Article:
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Help Your Teenager Beat an Eating Disorder, First Edition Paperback – January 1, 2005

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Editorial Reviews

From Publishers Weekly

Lock, a psychiatrist specializing in adolescence, and le Grange, an assistant professor of psychiatry, have written a comprehensive book on a difficult topic. They present some new concepts on the management of eating disorders that are somewhat contradictory to current thinking, and make valid points backed by research (the authors have a five-year grant for studying the treatment of anorexia nervosa). Early on, Lock and le Grange emphasize the need for parents to take immediate action in obtaining help for their teens and to not dwell on the "why." Many therapists balk at this approach, believing the motivations for an eating disorder are an essential part of treatment. But Lock and le Grange present research suggesting the disorder can be linked to personality traits and even genetics. The book then moves on to help parents understand eating disorders by delving into the complexity of these disorders, the distorted thinking behind a teenager's behavior and what the research says about the best ways to treat anorexia and bulimia. Finally, the authors address ways to make treatment work, drawing on experiences they've have had with families they have helped. There are many red flags that parents should recognize when it comes to their adolescent daughter or son's eating habits, and this intelligent book points them out clearly and concisely. (Feb.)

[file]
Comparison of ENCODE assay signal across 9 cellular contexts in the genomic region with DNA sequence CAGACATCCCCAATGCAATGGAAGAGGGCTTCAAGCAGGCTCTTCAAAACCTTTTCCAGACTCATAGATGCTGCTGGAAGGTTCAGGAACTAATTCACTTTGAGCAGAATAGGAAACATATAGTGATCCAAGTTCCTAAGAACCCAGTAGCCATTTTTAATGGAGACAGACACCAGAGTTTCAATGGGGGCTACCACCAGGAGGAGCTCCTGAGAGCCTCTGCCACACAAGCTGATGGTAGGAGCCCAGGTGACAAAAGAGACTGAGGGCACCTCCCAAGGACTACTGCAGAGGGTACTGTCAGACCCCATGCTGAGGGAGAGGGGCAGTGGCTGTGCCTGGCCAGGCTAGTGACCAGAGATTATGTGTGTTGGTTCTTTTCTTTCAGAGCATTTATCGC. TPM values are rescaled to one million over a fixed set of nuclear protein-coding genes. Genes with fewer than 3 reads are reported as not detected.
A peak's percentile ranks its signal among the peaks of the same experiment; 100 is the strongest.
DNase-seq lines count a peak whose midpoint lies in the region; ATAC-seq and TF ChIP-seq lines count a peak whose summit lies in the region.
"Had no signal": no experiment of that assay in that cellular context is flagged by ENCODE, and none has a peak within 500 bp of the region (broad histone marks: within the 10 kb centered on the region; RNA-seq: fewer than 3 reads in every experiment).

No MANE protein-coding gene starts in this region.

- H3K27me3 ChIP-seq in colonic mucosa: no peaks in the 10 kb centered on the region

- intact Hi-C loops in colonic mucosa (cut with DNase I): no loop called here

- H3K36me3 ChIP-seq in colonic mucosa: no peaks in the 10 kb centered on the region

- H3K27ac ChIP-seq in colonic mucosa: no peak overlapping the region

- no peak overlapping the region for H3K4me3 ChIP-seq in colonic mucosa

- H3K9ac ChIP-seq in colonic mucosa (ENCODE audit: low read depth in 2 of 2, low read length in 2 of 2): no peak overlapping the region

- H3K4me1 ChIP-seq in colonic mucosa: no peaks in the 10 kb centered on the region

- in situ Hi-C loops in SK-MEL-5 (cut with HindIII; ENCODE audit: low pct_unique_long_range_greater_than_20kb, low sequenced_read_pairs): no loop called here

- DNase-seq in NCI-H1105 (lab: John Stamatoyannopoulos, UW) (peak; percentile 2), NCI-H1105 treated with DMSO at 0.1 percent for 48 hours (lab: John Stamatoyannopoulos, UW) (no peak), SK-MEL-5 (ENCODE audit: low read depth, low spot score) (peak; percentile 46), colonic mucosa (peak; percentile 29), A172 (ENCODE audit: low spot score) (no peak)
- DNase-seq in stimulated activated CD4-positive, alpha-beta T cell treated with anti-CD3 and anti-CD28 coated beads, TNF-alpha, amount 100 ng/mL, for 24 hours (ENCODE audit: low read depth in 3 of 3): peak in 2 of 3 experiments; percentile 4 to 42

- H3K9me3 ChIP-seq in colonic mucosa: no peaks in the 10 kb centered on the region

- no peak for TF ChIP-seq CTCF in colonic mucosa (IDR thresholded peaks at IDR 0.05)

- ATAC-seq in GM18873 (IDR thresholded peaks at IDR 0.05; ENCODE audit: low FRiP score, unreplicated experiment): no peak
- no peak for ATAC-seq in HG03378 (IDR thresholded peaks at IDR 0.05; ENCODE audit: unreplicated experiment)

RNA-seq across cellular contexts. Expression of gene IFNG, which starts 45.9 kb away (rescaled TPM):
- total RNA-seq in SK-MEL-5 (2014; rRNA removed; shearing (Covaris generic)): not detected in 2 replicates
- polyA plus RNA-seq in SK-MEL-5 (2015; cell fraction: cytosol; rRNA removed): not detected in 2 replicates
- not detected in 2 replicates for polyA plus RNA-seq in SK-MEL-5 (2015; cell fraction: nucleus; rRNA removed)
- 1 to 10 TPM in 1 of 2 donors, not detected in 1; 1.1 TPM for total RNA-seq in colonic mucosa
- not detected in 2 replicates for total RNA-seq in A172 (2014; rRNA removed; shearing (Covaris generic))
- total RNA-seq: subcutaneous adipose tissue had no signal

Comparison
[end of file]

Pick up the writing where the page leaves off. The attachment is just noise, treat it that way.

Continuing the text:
Copyright © Reed Business Information, a division of Reed Elsevier Inc. All rights reserved. --This text refers to an out of print or unavailable edition of this title.


"Navigating the treacherous ground of a child's eating disorder can be a remarkable challenge. Written by two trusted figures in the eating disorders field, this book offers parents a clear and comprehensive roadmap for helping a child overcome this serious threat to health and well-being."--Kelly D. Brownell, PhD, Yale Center for Eating and Weight Disorders; author of Food Fight

"Parents receive lots of advice about how to help their children recover from eating disorders--but often it's the wrong advice. This book helps parents understand what is going on with their child and how they can take an active role in making treatment more successful. I highly recommend it."--W. Stewart Agras, MD, coauthor of Overcoming Eating Disorders

"If you are the parent of a teenager who is struggling with an eating disorder, you probably feel confused, anxious, and filled with questions. What should you do? Is it your fault? Can you help? This book, written by two eating disorder experts, will help you find some answers. It clearly explains what eating disorders are about and which treatments work best, and gives practical suggestions and encouragement. Recommended for any concerned parent."--Rachel Bryant-Waugh, PhD, University of Southampton, UK; author of Eating Disorders: A Parents' Guide